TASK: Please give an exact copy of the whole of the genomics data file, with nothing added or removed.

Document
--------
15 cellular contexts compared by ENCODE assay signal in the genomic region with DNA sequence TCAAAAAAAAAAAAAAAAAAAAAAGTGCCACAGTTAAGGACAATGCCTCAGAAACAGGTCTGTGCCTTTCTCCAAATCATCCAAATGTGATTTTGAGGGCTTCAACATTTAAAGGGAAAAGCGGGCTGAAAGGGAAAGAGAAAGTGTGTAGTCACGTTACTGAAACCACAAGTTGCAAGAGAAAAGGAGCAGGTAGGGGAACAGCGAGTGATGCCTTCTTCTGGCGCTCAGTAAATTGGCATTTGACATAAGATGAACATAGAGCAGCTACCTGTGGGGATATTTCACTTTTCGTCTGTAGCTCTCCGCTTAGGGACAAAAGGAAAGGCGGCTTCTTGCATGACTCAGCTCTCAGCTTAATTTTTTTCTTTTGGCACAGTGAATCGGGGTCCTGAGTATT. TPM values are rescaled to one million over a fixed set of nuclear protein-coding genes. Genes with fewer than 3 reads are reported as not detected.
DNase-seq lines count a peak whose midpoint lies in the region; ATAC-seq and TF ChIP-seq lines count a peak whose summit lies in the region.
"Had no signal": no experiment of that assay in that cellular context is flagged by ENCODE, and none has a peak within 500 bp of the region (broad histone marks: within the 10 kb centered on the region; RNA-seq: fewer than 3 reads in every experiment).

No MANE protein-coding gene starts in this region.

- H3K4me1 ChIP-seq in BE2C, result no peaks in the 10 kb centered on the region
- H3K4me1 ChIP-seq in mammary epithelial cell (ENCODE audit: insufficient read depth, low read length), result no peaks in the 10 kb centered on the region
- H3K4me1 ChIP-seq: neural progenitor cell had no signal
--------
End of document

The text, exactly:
15 cellular contexts compared by ENCODE assay signal in the genomic region with DNA sequence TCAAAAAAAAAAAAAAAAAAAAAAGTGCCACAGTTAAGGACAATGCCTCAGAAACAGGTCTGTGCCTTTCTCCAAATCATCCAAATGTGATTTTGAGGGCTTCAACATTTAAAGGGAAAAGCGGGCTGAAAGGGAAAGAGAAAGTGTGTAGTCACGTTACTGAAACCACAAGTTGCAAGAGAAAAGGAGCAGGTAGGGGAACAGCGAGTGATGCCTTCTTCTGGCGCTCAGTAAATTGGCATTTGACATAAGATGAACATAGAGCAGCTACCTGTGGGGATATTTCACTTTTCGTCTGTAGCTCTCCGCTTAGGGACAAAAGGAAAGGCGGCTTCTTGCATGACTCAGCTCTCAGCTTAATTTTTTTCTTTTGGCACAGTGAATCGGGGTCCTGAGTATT. TPM values are rescaled to one million over a fixed set of nuclear protein-coding genes. Genes with fewer than 3 reads are reported as not detected.
DNase-seq lines count a peak whose midpoint lies in the region; ATAC-seq and TF ChIP-seq lines count a peak whose summit lies in the region.
"Had no signal": no experiment of that assay in that cellular context is flagged by ENCODE, and none has a peak within 500 bp of the region (broad histone marks: within the 10 kb centered on the region; RNA-seq: fewer than 3 reads in every experiment).

No MANE protein-coding gene starts in this region.

- H3K4me1 ChIP-seq in BE2C, result no peaks in the 10 kb centered on the region
- H3K4me1 ChIP-seq in mammary epithelial cell (ENCODE audit: insufficient read depth, low read length), result no peaks in the 10 kb centered on the region
- H3K4me1 ChIP-seq: neural progenitor cell had no signal